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Mentor Highlights HLS Customer Use in Automotive Applications

Mentor Highlights HLS Customer Use in Automotive Applications
by Bernard Murphy on 07-30-2019 at 6:00 am

I’ve talked before about Mentor’s work in high-level synthesis (HLS) and machine learning (ML). An important advantage of HLS in these applications is its ability to very quickly adapt and optimize architecture and verify an implementation to an objective in a highly dynamic domain. Design for automotive applications – for example in an intelligent imaging pipeline such as you might find for object detection in a forward-facing sensor – present all of these challenges.

Catapult HLS

Evolving Demands in Automotive Design

Certainly they can be on very tight deadlines; one example mentioned below required a team to develop three designs in a year. But two other constraints are even more challenging. First, verification suites are naturally based on images, often at 4K resolution, with 8-12-bit color depth and 30 frames per second. On top of this ML inference testing suites using images of this complexity can be huge, since correct detection in these applications needs to be near-foolproof.

Finally, the ecosystem from SoC developer to module maker to auto OEM has become much more tightly coupled, especially to meet the tighter requirements of ISO26262 Part 2 and now also SOTIF (safety of the intended function, another emerging ISO standard). Part 2 and SOTIF demands have placed more burden on the value chain as a whole, from IP suppliers through SoC integrators to Tier1s and the automotive OEMs, to ensure that the final product can meet safety requirements. For example Part 2 now requires a confirmation review to “provide sufficient and convincing evidence … to the achievement of functional safety”. This is a matter of judgment, not just meeting metrics; a tier 1 or a chip maker can require additional support from lower levels to meet that objective, which means that design specs can continue to iterate until quite late in the design schedule.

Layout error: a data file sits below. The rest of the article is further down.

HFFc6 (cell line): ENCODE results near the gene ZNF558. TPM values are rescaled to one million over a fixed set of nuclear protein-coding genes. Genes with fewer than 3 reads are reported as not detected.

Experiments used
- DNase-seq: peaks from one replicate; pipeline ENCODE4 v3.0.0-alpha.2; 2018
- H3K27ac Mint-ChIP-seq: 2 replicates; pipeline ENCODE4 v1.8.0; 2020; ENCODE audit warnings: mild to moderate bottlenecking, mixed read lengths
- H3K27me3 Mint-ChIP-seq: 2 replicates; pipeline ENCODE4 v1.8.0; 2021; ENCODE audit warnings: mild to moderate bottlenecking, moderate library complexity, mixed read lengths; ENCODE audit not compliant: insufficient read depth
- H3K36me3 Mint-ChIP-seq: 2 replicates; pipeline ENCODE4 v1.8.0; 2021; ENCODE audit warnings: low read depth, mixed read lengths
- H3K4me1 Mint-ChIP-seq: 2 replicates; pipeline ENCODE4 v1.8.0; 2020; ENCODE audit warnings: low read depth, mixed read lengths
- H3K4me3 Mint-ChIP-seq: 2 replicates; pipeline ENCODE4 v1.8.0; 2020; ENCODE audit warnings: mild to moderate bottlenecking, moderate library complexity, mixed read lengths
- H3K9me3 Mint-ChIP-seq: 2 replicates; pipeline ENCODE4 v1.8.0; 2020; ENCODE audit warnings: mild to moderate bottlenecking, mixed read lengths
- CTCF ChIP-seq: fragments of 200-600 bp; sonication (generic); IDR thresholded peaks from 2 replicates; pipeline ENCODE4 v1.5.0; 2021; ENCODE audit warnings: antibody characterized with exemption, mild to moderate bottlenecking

Under these constraints RTL-based design flows would be impossibly challenging; there simply wouldn’t be enough time to experiment with enough architecture variations, verify over huge reference image databases and respond to and re-characterize and re-verify late-stage changes from Tier1s or OEMs.

This is where HLS shines. You can develop code in C/C++ and experiment with architectures at least an order of magnitude more efficiently than you can at RTL since these are algorithmic problems most easily represented in that format (or in MATLAB or the common ML frameworks, to which the Mentor HLS solutions can connect). You can also run verification of those giant datasets at this level, multiple orders of magnitude faster than RTL-based verification. (I believe this should even be faster than emulation since C-modeling is close to virtual prototyping which runs at near-real time performance.) And in response to late changes, you can incorporate those changes at the C-level and re-verify and re-synthesize pretty much hands-free, limiting impact on your schedule.

Case Studies

Mentor recently released a white-paper (see below) on outcomes for three of their customers using their Catapult flow for designs in the automotive imaging pipeline. Bosch, a well-known mobility Tier1, are finding it valuable to enhance their own differentiation by building their own IPs and ICs for image recognition. This was the example where a design team had to produce three designs in a year. Using the Mentor flow they were able to pull this off and deliver a 30% power reduction because they were could easily experiment with and refine the architecture for power. They also commented that it will be much easier to migrate the C-based model to new designs and evolving standards than it would have been with an RTL model.

Chips and Media, a company providing hardware IP for video codec, image processing and computer vision (CV), also used the Mentor flow to develop a new CV IP. This was their first time using the HLS flow and they ran an interesting experiment with two teams, one developing with HLS, the other with hand-coded Verilog. The Verilog team took 5 months to complete their work, with little experimentation on architecture, whereas the HLS took 2.5 months. This was from a cold-start – they had to train on the tools first, then develop the C code, synthesize and so on. Apparently they were also able to experiment quite a bit in this period.

Finally, ST are well-known for their image signal processing (ISP) products, commonly used in automotive sensors. They have seen comparable improvements in throughput for such designs, delivering (and this is pretty awe-inspiring) more than 50 different ISP designs in two years, ranging in size from 10K gates to 2 million gates. Try doing that with an RTL-based flow!

You can learn more about these user examples and more detail on the Catapult HLS flow HERE.